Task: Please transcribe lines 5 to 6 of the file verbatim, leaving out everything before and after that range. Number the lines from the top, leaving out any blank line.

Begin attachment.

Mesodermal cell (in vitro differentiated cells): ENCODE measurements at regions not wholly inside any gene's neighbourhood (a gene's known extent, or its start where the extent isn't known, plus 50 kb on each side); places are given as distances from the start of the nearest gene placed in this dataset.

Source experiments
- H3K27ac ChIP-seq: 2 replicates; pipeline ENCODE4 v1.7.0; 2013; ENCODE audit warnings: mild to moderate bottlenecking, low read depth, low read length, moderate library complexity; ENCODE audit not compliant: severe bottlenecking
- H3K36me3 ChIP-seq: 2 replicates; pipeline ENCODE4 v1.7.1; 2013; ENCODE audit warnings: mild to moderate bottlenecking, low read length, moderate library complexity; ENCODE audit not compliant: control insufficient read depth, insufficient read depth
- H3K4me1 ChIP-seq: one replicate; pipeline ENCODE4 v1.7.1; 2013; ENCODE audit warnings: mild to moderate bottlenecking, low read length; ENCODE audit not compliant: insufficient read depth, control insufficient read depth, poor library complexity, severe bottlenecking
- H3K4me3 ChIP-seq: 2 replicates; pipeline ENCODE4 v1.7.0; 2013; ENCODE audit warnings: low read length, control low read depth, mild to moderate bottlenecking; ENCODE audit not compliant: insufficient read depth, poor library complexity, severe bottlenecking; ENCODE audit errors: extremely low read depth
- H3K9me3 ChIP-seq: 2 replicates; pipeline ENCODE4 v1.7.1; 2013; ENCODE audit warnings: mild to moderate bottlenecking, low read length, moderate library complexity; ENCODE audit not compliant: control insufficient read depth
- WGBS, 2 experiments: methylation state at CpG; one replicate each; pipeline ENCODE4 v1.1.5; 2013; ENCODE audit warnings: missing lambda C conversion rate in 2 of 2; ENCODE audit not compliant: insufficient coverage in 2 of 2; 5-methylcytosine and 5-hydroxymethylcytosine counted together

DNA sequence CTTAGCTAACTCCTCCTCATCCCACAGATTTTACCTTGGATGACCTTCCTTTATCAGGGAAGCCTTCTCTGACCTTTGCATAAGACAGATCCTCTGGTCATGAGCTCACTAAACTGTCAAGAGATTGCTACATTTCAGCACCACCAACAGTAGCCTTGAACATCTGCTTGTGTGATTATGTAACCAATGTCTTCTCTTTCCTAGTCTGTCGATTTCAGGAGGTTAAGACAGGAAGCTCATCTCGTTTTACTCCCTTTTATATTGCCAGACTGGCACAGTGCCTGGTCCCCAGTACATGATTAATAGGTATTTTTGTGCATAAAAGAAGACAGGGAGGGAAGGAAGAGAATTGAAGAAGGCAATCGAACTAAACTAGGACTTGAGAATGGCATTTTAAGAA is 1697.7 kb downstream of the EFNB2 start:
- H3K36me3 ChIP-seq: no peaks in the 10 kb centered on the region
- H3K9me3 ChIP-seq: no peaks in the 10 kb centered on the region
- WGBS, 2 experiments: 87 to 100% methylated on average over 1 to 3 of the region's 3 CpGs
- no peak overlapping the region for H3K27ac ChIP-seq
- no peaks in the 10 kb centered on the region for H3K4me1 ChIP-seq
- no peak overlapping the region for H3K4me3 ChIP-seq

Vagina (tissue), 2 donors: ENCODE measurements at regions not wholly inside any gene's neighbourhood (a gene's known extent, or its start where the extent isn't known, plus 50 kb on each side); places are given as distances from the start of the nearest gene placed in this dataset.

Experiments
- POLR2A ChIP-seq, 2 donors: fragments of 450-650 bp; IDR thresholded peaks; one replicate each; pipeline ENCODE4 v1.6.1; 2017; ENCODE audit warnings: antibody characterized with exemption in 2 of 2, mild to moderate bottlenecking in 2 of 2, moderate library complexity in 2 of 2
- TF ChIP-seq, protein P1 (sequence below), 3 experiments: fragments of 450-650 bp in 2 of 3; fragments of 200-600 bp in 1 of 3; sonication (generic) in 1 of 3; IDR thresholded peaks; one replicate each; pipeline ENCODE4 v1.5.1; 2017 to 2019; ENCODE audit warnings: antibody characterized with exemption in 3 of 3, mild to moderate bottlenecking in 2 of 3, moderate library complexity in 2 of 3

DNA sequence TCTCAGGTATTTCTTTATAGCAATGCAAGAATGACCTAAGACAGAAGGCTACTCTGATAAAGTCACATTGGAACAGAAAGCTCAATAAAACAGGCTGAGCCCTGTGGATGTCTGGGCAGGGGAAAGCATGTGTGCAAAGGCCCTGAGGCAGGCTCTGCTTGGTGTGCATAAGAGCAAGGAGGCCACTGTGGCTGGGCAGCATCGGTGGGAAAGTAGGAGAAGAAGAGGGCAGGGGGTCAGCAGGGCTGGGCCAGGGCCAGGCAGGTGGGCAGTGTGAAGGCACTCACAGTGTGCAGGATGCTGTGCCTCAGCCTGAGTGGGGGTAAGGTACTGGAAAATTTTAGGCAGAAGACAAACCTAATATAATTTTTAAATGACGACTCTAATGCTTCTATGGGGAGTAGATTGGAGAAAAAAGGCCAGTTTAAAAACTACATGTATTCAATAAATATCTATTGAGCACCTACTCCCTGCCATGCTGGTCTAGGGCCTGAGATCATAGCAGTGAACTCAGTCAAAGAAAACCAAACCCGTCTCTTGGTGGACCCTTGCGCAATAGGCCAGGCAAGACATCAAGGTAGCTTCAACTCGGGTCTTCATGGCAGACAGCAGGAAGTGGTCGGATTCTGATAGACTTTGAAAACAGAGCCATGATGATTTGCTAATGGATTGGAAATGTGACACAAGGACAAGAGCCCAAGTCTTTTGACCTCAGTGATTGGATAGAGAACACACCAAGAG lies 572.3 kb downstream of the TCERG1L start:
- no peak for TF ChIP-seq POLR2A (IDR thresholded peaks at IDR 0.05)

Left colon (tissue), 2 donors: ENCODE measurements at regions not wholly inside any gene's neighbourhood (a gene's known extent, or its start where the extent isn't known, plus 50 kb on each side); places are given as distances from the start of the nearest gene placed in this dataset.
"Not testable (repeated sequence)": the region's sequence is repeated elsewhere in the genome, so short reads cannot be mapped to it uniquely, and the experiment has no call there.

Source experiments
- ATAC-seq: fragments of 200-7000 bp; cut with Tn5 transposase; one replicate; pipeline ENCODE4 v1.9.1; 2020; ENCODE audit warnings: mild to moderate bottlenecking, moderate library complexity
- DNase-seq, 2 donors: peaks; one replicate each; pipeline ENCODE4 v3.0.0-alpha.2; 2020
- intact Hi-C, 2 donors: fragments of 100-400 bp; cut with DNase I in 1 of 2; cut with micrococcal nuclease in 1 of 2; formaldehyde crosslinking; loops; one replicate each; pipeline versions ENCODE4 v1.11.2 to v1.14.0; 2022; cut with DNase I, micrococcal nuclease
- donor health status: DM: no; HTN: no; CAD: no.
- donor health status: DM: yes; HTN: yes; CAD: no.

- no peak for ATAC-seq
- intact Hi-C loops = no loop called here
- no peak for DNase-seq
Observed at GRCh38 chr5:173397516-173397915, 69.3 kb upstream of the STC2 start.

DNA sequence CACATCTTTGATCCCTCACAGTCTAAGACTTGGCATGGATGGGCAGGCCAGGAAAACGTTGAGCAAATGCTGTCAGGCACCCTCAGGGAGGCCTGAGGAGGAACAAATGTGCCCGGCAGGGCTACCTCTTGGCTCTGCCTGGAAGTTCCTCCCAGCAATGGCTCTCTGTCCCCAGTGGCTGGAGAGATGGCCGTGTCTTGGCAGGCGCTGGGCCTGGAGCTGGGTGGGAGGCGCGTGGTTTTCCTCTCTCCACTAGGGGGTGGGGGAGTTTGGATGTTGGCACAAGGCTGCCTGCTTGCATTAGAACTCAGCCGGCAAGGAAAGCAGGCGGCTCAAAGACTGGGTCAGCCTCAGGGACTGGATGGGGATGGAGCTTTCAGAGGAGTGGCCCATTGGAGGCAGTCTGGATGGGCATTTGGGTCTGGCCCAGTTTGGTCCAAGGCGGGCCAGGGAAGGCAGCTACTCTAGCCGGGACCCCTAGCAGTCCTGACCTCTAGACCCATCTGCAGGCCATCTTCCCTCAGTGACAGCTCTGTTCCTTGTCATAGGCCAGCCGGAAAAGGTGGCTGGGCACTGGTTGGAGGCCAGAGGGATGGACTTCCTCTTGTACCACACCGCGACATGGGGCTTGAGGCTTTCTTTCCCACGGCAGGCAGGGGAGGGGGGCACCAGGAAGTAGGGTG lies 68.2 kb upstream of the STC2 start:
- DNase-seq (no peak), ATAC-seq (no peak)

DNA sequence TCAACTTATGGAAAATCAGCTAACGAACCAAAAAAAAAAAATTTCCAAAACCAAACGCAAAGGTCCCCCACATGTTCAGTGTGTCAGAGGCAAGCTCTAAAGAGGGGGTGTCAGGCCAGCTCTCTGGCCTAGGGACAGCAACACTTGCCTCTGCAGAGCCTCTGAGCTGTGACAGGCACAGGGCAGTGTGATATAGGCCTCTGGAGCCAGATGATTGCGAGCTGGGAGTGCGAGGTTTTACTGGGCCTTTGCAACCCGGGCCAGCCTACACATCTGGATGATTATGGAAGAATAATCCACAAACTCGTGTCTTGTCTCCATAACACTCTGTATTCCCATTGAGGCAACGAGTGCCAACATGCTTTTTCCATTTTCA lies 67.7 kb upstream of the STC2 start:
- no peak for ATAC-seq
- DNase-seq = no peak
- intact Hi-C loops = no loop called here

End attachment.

- H3K4me1 ChIP-seq: one replicate; pipeline ENCODE4 v1.7.1; 2013; ENCODE audit warnings: mild to moderate bottlenecking, low read length; ENCODE audit not compliant: insufficient read depth, control insufficient read depth, poor library complexity, severe bottlenecking
- H3K4me3 ChIP-seq: 2 replicates; pipeline ENCODE4 v1.7.0; 2013; ENCODE audit warnings: low read length, control low read depth, mild to moderate bottlenecking; ENCODE audit not compliant: insufficient read depth, poor library complexity, severe bottlenecking; ENCODE audit errors: extremely low read depth